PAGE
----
MP: There are no words for it. Excitement beyond imagination, and nervousness too. It’s like, “I haven’t done this for a while. How is it going to be? What is the audience’s expectation?” Once I walked out on stage and heard the ovation as the orchestra stood, it all went away. And there was nothing but wonder. Something that had been lost had been regained. I felt like the audience and orchestra were not two separate entities — they were one big organism. It was a wonderful act of sharing.

KL: And why Scheherezade? Obviously, it’s a major work, but what made you pick that piece specifically for your return?

MP: That’s easy. Firstly, everybody loves it and everybody knows what it is. It’s like offering everybody an ice cream cone or pizza. I know a number of students have played it but it’s so much fun, it’s so gratifying. Secondly, it satisfies both ends as an ensemble piece and as a piece with great solos. It’s just a wonderful “bring everybody together” kind of piece.

KL: How did it feel to be back, coming into the first rehearsal, seeing people in the same room making music together right in front of you?

MP: It felt like a part of me that had been missing was restored. There was a big hole in my life — I think that a lot of people had the same hole — and it reminded me not to take a lot of things for granted. The ability to do what we do — to make this extraordinarily moving and powerful music — should never have been taken for granted anyway, even before the pandemic. It has been demonstrated to us how much it was needed when it was taken away. We all felt bereft.

KL: How do you think isolation changed the way you approach your work?

MP: Oh it’s so much more important now — I mean, it’s always been important to me, but now it feels like there’s more at stake because I know what it was like not to have it. To what extent isolation has changed me… I guess you’d have to ask the Class of 2022. Do I feel like I’m different? Yes, I do. Regarding my feelings about the music, I just want to rip myself open and say “Here it is. This is how much I love it.”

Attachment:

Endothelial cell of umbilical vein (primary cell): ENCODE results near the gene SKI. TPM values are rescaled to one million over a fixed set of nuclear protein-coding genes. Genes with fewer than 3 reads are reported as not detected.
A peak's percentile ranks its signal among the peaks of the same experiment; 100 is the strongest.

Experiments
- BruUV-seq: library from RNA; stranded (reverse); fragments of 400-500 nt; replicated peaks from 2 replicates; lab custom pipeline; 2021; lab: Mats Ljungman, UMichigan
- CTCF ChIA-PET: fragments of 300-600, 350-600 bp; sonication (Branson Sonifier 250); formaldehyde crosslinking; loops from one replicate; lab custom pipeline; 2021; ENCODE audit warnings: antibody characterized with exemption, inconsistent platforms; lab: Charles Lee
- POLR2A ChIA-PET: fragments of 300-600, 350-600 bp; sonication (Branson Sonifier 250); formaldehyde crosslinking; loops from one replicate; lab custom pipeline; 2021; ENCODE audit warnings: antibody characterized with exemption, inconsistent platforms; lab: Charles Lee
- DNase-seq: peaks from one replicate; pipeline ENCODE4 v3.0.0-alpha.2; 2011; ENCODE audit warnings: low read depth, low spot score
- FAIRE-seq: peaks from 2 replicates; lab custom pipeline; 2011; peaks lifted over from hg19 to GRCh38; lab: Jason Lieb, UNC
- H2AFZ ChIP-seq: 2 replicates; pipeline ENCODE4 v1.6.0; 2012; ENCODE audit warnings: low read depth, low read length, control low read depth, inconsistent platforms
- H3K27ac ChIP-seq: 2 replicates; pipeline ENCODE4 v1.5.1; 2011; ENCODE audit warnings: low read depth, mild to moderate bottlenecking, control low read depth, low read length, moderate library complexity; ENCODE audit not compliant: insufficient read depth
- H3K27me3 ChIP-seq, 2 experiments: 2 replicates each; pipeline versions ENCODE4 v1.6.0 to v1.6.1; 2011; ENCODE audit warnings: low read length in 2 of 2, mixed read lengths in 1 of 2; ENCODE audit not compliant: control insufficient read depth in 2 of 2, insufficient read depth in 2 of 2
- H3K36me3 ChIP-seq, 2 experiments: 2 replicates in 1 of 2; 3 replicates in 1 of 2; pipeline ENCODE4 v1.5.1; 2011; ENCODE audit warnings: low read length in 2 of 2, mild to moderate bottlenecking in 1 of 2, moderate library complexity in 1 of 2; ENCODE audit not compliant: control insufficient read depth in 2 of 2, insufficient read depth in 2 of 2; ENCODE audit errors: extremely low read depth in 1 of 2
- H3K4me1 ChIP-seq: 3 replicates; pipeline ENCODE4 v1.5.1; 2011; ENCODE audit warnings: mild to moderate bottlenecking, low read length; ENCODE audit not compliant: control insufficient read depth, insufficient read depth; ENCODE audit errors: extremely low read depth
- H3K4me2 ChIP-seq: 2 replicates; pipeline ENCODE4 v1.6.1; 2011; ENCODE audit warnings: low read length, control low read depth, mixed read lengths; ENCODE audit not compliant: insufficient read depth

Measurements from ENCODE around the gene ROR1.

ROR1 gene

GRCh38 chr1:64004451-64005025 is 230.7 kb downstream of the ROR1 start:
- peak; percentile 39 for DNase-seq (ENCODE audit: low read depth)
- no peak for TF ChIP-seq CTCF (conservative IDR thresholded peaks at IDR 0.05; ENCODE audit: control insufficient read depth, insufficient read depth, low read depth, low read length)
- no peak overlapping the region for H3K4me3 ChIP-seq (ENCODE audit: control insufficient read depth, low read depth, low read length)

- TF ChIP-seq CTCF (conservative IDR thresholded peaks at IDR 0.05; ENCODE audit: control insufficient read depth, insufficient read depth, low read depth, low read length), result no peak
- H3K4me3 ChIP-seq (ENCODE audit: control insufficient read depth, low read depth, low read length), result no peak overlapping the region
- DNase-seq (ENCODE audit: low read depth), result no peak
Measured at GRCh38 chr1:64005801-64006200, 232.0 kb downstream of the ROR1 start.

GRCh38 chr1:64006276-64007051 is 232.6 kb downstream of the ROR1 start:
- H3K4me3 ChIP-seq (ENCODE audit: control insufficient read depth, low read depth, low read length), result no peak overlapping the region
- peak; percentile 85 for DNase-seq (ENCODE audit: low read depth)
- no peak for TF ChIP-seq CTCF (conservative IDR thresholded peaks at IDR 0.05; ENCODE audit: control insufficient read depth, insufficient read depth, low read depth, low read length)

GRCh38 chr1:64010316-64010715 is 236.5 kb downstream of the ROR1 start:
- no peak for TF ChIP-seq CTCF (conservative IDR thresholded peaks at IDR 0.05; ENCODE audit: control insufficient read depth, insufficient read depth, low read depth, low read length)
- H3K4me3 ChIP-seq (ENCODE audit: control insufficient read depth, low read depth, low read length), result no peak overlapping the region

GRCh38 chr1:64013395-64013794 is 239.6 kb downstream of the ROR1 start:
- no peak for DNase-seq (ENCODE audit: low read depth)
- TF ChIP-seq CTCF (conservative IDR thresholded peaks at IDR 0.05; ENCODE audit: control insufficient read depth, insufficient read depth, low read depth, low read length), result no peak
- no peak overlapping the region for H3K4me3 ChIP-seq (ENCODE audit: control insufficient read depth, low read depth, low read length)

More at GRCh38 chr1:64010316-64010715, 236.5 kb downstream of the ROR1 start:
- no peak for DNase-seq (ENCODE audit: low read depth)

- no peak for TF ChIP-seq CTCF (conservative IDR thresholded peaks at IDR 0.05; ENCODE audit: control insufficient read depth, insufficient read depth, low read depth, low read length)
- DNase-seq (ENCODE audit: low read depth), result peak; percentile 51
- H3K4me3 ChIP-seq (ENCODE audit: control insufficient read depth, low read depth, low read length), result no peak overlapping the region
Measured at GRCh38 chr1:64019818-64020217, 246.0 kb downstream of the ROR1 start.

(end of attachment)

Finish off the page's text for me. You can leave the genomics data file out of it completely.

KL: How do you think isolation might have felt for younger musicians, like those in PUO?

MP: On one hand, you still have a lot of years in front of you — you’ll be able to make up for this lost time. But on the other hand, this is a time in your life like no other. This is a time of exploratory growth and some of it has been taken away from you. I’m sure there’s a sense of loss. I remember when I was a student, I was crazy and wild and undisciplined and I was free to do that. Some of that freedom has been lost to your generation and I'm so sorry for that.

KL: You’ve talked about the Class of 2022 being one of the most compassionate groups of people. How have you seen them navigate this difficult time?

MP: One thing that increases compassion is going through a difficulty together, and the senior class has been through it the most. Half of their sophomore year, all of their junior year, and a lot of their senior year activities were taken from them. And yet, they responded by being generous. This is a huge senior class. This is 26 people — there’s usually a bit more attrition than that. Almost everybody in the Class of 2022 who joined as a freshman remained through the pandemic. And the intensity of their love for music was perhaps reawakened and strengthened by the difficult constraints of life, because the times when I feel like I have grown to understand music more are often times of difficulty that push me to hear a little bit deeper.

KL: Finally, in times of isolation, how does music empower people to be compassionate?

MP: Compassion is a “coming together” or a “joining” of two things, especially if the two things have faced some adversity, and that adversity is overcome by their joining — music is just so full of that. It is a constant joining of different lines, of different emotions — often conflicting emotions — all happening at the same time. One thing music does is it joins itself, it unfolds. In all the greatest music, we hear the human voice in it, reaching out to us with compassion and love. And we also feel that as musicians when we share [the experience] with each other. It reminds us that even though we’ve been through a lot and it’s not over yet, we’re still here.

Kerrie Liang is an Assistant Editor for The Prospect and Podcasts at the ‘Prince.’ She can be reached at kerrie.liang@princeton.edu, or on Instagram at @kerrie.liang.